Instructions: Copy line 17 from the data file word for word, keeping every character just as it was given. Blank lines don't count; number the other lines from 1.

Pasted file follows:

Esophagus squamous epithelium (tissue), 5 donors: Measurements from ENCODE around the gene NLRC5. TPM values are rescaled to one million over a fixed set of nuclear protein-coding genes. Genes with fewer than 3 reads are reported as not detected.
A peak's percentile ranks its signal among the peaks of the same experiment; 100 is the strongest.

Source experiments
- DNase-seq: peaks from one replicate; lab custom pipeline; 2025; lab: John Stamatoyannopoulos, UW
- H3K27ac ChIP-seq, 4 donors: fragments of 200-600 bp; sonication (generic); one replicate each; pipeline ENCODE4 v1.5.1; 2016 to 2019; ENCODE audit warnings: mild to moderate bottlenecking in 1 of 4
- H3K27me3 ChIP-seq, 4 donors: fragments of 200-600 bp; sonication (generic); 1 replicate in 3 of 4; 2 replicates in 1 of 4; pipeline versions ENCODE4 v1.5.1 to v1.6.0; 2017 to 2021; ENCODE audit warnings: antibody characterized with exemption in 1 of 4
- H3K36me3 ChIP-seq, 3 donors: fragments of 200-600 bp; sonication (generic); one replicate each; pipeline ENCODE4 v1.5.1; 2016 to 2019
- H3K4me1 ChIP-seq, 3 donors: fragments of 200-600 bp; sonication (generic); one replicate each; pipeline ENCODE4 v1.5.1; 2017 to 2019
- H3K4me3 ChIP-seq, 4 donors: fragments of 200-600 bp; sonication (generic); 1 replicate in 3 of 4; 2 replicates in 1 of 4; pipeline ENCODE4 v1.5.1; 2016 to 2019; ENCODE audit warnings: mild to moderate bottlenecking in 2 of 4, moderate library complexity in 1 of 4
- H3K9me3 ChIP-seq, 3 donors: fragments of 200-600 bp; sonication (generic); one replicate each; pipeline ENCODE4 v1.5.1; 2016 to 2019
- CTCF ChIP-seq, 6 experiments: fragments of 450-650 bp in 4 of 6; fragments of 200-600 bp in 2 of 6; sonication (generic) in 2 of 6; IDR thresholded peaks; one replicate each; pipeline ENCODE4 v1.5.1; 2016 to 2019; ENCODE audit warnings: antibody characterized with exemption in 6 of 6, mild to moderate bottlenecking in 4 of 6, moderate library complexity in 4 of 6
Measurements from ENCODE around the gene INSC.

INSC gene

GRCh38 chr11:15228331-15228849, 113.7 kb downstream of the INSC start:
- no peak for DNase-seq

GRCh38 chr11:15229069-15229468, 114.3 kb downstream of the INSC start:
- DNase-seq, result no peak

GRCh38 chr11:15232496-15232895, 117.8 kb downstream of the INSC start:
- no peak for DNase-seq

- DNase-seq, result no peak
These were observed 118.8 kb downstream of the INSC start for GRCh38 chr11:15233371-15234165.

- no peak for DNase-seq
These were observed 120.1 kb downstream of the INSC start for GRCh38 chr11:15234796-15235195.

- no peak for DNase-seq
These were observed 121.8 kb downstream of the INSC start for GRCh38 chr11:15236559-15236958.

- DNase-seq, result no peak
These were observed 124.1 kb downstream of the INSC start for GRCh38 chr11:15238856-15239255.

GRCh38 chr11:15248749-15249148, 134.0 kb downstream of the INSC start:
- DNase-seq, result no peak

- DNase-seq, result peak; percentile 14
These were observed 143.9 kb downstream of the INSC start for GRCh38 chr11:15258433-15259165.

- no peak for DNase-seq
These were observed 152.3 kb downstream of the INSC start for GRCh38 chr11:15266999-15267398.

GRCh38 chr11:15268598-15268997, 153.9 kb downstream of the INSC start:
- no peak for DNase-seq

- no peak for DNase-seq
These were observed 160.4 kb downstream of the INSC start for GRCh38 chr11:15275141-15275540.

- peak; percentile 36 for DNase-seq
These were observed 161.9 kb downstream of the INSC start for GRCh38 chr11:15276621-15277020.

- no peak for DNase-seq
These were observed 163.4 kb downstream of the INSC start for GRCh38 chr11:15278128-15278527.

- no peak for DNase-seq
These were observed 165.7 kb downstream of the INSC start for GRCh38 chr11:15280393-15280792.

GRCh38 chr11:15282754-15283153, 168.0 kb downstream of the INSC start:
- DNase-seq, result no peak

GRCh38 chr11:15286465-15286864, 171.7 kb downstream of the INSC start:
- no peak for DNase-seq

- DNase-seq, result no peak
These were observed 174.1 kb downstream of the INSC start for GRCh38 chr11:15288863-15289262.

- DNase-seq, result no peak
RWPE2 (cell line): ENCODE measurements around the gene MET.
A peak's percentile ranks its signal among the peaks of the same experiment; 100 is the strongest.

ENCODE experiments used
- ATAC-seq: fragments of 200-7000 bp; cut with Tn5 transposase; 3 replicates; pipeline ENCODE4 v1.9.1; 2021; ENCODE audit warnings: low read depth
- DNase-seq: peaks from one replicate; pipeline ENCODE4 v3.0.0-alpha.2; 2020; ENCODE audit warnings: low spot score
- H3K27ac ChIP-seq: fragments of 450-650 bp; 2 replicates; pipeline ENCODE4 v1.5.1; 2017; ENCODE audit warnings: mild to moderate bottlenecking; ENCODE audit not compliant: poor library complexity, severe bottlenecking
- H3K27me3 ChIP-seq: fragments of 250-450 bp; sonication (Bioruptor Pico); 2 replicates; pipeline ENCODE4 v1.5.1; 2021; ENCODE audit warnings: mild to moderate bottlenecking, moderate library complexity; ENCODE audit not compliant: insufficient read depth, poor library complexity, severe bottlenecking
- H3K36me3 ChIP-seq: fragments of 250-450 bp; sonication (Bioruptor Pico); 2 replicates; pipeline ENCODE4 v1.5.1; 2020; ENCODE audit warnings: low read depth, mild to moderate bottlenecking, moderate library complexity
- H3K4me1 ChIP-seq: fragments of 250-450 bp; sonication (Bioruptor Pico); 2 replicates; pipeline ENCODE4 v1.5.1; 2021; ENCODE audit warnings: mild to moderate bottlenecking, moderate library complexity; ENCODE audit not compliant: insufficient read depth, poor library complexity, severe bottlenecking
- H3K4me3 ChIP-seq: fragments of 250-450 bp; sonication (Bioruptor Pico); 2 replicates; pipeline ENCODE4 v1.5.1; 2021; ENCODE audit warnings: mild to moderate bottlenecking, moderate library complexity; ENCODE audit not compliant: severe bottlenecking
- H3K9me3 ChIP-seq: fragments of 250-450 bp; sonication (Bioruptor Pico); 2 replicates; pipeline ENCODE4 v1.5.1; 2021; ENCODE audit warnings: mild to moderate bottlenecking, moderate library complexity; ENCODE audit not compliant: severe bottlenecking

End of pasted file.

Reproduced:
- DNase-seq, result no peak